While most Rockies followers remained realistic after signing the 30-year-old former National League MVP for seven years and $182 million, Broncos fans immediately started making Super Bowl reservations. Rockies faithful are pretty much in agreement that their team needs a full scale rebuild (with Bryant included when healthy.) Team administrators may not say it out loud, but they know it too. There’s a full scale youth movement at 20th and Blake and no one really expects the Rockies to contend for at least another few seasons.

The new Broncos administration won’t acknowledge it either – just like the fan base – but it’s pretty obvious after yet another anemic offensive performance – this one a 16-9 loss to the New York Jets – that what surrounds Wilson is not Super. Like it or not, this team is also in rebuilding mode. Everything Orange and Blue is new – ownership, front-office, head coach, offensive system and QB. It’s all going to take time to jell. It’s easy to be critical of new head coach Nathaniel Hackett. He’s made a good number of rookie mistakes already this season. But he needs time to grow into the job as well.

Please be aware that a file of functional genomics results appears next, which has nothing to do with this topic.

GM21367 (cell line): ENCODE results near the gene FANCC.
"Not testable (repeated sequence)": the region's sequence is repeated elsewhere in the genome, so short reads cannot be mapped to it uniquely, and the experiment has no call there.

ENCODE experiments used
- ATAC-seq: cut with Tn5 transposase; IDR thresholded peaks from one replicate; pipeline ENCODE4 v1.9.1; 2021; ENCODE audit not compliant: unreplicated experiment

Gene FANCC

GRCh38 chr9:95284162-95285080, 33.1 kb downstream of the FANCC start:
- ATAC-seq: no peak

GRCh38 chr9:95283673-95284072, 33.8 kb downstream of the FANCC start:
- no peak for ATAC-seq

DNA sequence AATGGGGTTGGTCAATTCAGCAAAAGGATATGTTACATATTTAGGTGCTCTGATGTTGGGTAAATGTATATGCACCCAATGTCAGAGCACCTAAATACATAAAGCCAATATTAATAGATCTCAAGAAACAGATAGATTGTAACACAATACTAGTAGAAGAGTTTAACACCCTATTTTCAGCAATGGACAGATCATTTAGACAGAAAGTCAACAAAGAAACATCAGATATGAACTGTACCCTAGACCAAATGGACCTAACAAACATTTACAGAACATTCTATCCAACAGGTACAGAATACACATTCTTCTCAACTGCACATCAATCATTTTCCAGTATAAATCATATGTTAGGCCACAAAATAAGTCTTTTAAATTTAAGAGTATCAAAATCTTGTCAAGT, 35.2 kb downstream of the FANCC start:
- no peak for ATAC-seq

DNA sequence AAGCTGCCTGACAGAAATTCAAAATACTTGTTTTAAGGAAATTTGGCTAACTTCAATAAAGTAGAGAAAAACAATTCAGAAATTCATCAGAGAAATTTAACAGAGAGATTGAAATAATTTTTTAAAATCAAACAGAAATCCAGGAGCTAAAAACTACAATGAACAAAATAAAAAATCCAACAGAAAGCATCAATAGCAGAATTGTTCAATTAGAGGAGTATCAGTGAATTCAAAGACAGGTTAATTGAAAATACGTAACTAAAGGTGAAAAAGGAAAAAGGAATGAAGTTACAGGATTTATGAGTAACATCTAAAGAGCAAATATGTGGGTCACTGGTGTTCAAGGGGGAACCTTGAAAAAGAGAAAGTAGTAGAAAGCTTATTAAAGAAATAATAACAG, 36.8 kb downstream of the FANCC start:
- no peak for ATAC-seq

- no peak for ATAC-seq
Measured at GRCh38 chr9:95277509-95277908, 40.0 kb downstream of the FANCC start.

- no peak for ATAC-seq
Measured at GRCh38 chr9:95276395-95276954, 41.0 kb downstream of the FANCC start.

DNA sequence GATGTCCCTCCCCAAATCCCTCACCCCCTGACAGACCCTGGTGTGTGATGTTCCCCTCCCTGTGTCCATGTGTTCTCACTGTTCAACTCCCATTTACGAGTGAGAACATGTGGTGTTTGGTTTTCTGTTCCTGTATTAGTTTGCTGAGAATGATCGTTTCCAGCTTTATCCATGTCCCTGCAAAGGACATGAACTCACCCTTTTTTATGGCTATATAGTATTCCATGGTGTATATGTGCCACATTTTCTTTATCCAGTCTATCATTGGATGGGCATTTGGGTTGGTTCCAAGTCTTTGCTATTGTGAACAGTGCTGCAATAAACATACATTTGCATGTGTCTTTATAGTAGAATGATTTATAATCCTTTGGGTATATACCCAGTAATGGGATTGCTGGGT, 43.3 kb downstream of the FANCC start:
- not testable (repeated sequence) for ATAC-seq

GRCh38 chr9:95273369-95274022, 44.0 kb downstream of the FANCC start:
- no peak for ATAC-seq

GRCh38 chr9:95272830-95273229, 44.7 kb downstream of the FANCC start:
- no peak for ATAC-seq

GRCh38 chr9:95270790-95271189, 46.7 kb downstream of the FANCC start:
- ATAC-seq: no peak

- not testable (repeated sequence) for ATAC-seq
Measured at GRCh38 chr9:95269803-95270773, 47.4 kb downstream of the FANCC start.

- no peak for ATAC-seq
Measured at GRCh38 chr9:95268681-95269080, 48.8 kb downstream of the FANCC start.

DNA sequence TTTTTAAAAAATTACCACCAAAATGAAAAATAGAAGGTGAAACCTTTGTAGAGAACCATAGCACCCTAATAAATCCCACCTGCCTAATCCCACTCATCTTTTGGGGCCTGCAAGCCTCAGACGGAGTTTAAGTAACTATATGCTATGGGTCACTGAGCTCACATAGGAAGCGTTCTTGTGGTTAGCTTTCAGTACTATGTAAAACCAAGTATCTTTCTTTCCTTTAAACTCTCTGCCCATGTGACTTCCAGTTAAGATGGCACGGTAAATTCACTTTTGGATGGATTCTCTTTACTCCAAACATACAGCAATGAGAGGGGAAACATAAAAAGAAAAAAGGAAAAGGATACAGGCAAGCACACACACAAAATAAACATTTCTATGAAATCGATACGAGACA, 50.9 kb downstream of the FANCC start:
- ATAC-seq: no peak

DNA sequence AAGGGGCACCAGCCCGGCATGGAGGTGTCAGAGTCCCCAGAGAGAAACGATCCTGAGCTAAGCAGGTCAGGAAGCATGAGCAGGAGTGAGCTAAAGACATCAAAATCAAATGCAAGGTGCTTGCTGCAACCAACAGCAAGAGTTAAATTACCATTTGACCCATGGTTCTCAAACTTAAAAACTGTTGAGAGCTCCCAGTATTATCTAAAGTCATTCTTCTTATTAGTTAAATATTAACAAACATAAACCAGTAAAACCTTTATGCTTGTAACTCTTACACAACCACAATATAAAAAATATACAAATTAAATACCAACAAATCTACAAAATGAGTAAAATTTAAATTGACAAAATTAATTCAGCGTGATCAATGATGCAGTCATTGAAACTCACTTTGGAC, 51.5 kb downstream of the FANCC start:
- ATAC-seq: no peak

While Broncos Country is understandably low on patience, perhaps there needs to be a collective step back and time to exhale. If the right people are in the right place to do the right job, patience will be rewarded. If not, the Rockies may make the playoffs again before the Broncos do.

Strike Two: Offense. Defense. Special Teams. That’s not just for football anymore.

It’s a thing in hockey, too.

It’s been a middling start for the defending Stanley Cup champs, but it’s way too early to be overly concerned about anything other than injuries.

They’re getting solid offense from the expected sources while they deal with the projected three month absence of team captain Gabe Landeskog. As they head back east for a three-game trip to the Big Apple, the defense – hoping to get and stay healthy and aided by solid early season play from new goaltender Alexandar Georgiev – is doing okay so far, too. The former New York Ranger is unbeaten in his four starts (3-0-1) thus far and his goals against average is under three. That’s a good place to be with the Avalanche offense on your side.